Cataract Surgery: What You Can Expect?

Cataract surgery today is nothing like it was in the past. Instead of being left with poor vision and very thick glasses, today’s cataract surgery patients are often pleasantly surprised that they only need over-the-counter reading glasses.

Once you are age 60, there is about a 60 percent chance that you will develop a cataract. A cataract is actually a clouding of the lens of the eye, which is transparent when healthy.

About 30 years ago, researchers developed artificial lenses that could take the place of the natural lens in the eye. There are a variety of artificial lenses now available.

The most popular type is a monofocal, or single focus, lens. This works much the way standard glasses do, providing a large range of clear vision in the middle distances.

People who have monofocal lens implants may need to use over-the-counter reading glasses, or special glasses for driving, but for mostly every tasks, their vision is more than adequate.

There are different monofocal lenses available, and your doctor will choose the best one for you based on whether you have normal vision, or are farsighted or nearsighted. These lenses are usually covered by health insurance.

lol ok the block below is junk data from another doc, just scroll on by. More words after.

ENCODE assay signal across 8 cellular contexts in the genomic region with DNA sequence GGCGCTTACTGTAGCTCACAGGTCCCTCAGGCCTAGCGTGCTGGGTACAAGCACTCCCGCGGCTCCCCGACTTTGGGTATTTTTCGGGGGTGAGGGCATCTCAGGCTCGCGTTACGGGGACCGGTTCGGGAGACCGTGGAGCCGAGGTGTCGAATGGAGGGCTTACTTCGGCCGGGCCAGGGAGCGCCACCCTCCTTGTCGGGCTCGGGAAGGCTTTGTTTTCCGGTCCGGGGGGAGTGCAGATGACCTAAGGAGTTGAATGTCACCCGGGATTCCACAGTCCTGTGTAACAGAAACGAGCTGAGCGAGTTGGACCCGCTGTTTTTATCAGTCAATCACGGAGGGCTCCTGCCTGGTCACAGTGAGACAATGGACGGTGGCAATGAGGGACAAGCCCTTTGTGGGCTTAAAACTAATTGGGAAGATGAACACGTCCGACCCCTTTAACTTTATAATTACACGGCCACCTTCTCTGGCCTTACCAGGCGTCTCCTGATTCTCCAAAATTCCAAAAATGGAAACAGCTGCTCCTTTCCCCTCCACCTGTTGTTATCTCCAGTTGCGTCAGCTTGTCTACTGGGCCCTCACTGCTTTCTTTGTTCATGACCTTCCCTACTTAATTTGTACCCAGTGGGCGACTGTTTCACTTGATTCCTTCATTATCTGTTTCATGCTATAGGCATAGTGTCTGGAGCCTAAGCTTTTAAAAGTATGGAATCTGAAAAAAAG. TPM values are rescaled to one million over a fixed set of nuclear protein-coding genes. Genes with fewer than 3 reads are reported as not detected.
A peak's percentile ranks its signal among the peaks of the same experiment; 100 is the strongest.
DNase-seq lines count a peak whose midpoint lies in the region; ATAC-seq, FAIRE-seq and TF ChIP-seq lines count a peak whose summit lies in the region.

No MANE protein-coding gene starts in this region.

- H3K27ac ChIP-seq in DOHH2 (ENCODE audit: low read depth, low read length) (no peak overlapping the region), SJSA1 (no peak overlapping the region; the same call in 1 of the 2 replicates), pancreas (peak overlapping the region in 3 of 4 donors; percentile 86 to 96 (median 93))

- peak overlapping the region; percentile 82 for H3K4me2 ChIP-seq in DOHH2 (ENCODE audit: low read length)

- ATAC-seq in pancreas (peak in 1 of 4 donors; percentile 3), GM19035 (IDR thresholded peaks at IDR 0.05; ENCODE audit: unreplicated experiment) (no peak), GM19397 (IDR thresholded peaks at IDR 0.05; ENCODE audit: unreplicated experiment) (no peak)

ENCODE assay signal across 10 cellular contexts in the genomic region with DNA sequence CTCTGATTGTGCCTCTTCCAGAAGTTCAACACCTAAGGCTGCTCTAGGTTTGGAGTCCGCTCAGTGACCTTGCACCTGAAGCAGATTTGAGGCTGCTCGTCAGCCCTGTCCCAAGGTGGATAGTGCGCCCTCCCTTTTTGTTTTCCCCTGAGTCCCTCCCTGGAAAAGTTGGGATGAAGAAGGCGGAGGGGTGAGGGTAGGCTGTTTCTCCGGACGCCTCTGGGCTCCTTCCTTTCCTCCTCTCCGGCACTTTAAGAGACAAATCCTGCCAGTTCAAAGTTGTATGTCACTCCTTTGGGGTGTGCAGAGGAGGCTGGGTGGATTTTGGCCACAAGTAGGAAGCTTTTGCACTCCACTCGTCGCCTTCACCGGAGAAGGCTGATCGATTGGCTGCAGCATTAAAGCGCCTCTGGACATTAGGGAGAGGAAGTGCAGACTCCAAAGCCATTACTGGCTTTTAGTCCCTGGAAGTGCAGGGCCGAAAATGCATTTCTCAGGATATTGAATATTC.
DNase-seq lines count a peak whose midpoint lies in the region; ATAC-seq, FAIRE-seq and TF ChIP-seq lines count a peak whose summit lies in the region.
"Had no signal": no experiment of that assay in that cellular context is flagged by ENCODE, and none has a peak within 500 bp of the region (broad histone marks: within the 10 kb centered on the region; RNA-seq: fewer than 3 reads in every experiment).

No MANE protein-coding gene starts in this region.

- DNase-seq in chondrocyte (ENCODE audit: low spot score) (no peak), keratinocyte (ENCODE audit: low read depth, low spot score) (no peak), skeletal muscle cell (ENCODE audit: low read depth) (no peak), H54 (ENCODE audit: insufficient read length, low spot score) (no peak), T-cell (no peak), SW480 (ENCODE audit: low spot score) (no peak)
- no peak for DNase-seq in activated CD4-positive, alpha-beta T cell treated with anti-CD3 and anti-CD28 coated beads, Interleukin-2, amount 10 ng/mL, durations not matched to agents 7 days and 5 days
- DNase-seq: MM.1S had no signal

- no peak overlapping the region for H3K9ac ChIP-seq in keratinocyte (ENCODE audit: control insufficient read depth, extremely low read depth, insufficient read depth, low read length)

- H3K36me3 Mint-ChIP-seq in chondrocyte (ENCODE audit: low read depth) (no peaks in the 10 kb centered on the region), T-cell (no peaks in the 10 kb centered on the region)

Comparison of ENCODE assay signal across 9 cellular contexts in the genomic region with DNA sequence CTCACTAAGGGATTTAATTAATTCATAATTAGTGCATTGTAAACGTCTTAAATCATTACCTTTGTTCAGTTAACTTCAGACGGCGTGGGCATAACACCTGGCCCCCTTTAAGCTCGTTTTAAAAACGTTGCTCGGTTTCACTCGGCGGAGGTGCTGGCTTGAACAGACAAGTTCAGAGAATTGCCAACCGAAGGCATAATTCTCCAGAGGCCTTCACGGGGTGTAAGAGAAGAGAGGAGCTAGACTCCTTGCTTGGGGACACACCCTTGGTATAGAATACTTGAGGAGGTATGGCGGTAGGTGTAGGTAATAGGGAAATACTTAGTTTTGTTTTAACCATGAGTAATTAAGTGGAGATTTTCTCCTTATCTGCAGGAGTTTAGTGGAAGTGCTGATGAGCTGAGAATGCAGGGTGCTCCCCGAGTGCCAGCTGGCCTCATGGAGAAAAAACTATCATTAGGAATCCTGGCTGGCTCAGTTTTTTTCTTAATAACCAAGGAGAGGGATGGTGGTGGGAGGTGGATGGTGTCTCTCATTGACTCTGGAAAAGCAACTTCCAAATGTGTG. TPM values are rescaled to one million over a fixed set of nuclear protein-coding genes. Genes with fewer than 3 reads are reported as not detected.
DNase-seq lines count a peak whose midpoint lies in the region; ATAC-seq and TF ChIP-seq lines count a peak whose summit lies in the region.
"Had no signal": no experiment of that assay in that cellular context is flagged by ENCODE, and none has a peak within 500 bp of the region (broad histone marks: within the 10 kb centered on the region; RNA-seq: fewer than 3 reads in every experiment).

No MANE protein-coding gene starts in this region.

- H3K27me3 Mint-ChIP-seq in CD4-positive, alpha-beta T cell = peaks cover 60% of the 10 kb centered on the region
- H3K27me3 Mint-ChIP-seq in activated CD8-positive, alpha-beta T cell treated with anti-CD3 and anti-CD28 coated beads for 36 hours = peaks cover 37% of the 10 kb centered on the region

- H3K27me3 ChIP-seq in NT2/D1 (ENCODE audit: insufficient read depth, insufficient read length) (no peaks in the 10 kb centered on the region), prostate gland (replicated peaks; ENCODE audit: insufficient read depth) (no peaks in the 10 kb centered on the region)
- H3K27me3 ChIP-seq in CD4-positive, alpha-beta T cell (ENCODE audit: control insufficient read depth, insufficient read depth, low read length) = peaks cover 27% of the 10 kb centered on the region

Multifocal lenses are also available. These lenses allow you to focus at a distance and up close. These are very popular choices because most people who suffer from cataracts also have presbyopia, more commonly known as farsightedness, and need reading glasses.

Presbyopia commonly develops as people age because their natural lens grows stiff as it ages and it can no longer be focused properly for close vision. Health insurance usually does not cover the cost of multifocal lenses.

They are also not a good choice for people who have diabetes or macular degeneration, or when there is a family history and therefore a higher degree of risk of developing these diseases.

A new type of lens is available for patients who suffer from astigmatism. This lens is called a toric lens, and is also not usually covered by insurance.

The surgical process of removing the old lens and replacing it with the new lens has also taken great leaps forward, thanks to the use of ultrasound. The name for the technique is phacoemulsification.

Ultrasound waves are used to break up the damaged lens so that it can be removed through a very small incision, rather than the large incision that was previously required to remove the natural lens intact.

The new lens is pliable and can be rolled up and inserted through the small incision; the new lens then unfolds into place. No stitches are required, and the incision is in a part of the eye that is not highly vascularized, so there is very little bleeding.

Cataract surgery generally takes place in an outpatient setting. Patients sometimes receive i.v. medication to help them relax, but they are awake during the process. Numbing eye drops are used in the affected eye.

The improvement in healthy vision is often apparent as soon as hours after the surgery. Vision continues to improve over the next several weeks. After care involves the use of several prescription eye drops which prevent infection and help the eye heal, and avoiding bending or lifting which can place pressure on the healing eye.